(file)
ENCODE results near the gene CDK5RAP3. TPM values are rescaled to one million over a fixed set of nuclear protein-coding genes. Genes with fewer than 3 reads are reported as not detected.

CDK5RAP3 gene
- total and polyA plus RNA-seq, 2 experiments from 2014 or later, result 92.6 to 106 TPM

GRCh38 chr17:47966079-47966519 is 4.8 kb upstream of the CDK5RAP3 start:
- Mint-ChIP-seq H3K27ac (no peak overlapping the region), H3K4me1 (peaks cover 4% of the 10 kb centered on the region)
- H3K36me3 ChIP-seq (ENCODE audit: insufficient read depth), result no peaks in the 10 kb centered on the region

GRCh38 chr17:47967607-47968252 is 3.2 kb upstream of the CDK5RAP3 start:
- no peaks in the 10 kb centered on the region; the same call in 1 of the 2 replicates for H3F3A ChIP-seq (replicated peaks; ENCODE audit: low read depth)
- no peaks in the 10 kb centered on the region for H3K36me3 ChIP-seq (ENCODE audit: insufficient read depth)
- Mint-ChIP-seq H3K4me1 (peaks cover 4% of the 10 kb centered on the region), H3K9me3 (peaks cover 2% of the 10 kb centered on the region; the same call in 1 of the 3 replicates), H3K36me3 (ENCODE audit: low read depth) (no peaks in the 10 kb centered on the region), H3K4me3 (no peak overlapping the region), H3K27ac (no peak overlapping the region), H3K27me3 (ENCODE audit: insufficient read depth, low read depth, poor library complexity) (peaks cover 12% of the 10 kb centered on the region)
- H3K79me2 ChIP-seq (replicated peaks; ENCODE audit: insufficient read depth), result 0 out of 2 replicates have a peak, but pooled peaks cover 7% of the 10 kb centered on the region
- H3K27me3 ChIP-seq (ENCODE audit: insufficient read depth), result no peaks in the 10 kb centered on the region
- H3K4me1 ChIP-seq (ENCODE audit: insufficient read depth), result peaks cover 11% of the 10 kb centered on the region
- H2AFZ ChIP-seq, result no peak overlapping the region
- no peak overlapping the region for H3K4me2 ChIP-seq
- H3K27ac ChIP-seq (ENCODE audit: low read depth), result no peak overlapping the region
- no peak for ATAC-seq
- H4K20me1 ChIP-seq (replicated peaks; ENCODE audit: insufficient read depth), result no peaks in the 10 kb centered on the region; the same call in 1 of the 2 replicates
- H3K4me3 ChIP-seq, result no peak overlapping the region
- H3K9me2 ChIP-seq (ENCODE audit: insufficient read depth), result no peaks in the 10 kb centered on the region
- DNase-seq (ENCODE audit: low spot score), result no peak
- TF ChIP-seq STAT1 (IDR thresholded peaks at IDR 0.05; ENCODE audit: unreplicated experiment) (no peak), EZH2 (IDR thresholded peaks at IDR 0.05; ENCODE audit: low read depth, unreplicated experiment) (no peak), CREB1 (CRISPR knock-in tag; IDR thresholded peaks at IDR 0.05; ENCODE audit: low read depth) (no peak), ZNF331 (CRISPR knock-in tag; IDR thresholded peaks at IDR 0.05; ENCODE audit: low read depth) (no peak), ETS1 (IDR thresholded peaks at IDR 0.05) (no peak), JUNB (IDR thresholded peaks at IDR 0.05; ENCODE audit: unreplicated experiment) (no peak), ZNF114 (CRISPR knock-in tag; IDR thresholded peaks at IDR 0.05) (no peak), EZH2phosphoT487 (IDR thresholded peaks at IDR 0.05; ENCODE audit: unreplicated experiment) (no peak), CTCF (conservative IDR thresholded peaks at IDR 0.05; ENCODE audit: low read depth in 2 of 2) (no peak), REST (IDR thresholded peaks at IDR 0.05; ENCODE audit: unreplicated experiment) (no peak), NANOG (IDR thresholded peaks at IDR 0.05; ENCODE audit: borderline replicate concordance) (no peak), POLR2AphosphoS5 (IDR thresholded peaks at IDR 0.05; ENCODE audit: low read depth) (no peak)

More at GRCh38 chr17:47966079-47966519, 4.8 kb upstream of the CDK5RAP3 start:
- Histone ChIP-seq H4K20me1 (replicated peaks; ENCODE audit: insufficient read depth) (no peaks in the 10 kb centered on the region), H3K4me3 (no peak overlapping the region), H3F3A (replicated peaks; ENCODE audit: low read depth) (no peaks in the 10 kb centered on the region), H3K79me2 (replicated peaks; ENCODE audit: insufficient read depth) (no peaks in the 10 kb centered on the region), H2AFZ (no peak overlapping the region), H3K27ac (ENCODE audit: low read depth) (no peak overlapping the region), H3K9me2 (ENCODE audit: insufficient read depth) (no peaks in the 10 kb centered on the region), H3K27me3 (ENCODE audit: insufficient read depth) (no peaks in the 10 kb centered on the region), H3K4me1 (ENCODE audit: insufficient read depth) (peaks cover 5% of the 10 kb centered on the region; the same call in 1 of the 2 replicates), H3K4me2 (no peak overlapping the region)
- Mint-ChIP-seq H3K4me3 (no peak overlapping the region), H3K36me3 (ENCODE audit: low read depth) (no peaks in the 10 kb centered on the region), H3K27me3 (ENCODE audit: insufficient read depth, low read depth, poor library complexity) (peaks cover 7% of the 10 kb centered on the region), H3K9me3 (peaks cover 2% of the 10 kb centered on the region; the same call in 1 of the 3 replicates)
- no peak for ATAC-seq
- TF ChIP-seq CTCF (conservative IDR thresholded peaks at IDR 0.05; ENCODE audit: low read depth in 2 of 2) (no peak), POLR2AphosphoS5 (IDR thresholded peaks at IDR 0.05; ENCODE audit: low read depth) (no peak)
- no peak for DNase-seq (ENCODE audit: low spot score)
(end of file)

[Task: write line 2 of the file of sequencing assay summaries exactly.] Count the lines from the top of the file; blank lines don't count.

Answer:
CDK5RAP3 gene